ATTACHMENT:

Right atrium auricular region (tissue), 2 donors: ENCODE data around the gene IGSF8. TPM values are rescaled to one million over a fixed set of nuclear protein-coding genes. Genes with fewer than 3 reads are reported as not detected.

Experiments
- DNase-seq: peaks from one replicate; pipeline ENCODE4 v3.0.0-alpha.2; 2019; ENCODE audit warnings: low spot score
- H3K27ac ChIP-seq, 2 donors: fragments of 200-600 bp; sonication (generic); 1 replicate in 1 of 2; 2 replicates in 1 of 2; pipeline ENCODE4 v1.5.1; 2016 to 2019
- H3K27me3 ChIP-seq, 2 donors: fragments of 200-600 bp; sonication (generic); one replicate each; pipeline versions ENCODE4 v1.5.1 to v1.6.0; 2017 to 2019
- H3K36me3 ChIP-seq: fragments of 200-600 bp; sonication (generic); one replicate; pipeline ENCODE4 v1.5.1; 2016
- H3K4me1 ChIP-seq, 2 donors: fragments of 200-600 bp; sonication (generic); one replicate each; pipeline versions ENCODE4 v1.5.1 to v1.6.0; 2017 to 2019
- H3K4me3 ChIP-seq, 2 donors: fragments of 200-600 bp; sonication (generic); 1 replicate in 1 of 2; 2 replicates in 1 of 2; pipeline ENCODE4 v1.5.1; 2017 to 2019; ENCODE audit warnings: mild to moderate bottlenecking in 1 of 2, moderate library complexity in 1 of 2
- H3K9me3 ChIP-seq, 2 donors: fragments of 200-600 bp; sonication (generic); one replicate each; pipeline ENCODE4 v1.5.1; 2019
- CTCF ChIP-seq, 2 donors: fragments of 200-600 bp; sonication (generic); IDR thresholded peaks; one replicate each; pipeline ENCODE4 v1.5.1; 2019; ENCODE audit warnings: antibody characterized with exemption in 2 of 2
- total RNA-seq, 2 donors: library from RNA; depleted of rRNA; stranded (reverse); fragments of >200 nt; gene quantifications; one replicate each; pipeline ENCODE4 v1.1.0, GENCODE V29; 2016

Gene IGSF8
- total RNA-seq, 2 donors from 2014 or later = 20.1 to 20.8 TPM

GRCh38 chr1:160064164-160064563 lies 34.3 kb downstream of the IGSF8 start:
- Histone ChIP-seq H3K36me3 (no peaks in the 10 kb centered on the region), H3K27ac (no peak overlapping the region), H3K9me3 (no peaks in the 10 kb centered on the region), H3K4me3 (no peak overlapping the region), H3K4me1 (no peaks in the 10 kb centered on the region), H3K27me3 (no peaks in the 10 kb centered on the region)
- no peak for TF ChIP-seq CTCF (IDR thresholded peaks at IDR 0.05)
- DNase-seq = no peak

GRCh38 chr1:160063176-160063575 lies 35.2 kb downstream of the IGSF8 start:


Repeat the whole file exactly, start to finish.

Right atrium auricular region (tissue), 2 donors: ENCODE data around the gene IGSF8. TPM values are rescaled to one million over a fixed set of nuclear protein-coding genes. Genes with fewer than 3 reads are reported as not detected.

Experiments
- DNase-seq: peaks from one replicate; pipeline ENCODE4 v3.0.0-alpha.2; 2019; ENCODE audit warnings: low spot score
- H3K27ac ChIP-seq, 2 donors: fragments of 200-600 bp; sonication (generic); 1 replicate in 1 of 2; 2 replicates in 1 of 2; pipeline ENCODE4 v1.5.1; 2016 to 2019
- H3K27me3 ChIP-seq, 2 donors: fragments of 200-600 bp; sonication (generic); one replicate each; pipeline versions ENCODE4 v1.5.1 to v1.6.0; 2017 to 2019
- H3K36me3 ChIP-seq: fragments of 200-600 bp; sonication (generic); one replicate; pipeline ENCODE4 v1.5.1; 2016
- H3K4me1 ChIP-seq, 2 donors: fragments of 200-600 bp; sonication (generic); one replicate each; pipeline versions ENCODE4 v1.5.1 to v1.6.0; 2017 to 2019
- H3K4me3 ChIP-seq, 2 donors: fragments of 200-600 bp; sonication (generic); 1 replicate in 1 of 2; 2 replicates in 1 of 2; pipeline ENCODE4 v1.5.1; 2017 to 2019; ENCODE audit warnings: mild to moderate bottlenecking in 1 of 2, moderate library complexity in 1 of 2
- H3K9me3 ChIP-seq, 2 donors: fragments of 200-600 bp; sonication (generic); one replicate each; pipeline ENCODE4 v1.5.1; 2019
- CTCF ChIP-seq, 2 donors: fragments of 200-600 bp; sonication (generic); IDR thresholded peaks; one replicate each; pipeline ENCODE4 v1.5.1; 2019; ENCODE audit warnings: antibody characterized with exemption in 2 of 2
- total RNA-seq, 2 donors: library from RNA; depleted of rRNA; stranded (reverse); fragments of >200 nt; gene quantifications; one replicate each; pipeline ENCODE4 v1.1.0, GENCODE V29; 2016

Gene IGSF8
- total RNA-seq, 2 donors from 2014 or later = 20.1 to 20.8 TPM

GRCh38 chr1:160064164-160064563 lies 34.3 kb downstream of the IGSF8 start:
- Histone ChIP-seq H3K36me3 (no peaks in the 10 kb centered on the region), H3K27ac (no peak overlapping the region), H3K9me3 (no peaks in the 10 kb centered on the region), H3K4me3 (no peak overlapping the region), H3K4me1 (no peaks in the 10 kb centered on the region), H3K27me3 (no peaks in the 10 kb centered on the region)
- no peak for TF ChIP-seq CTCF (IDR thresholded peaks at IDR 0.05)
- DNase-seq = no peak

GRCh38 chr1:160063176-160063575 lies 35.2 kb downstream of the IGSF8 start: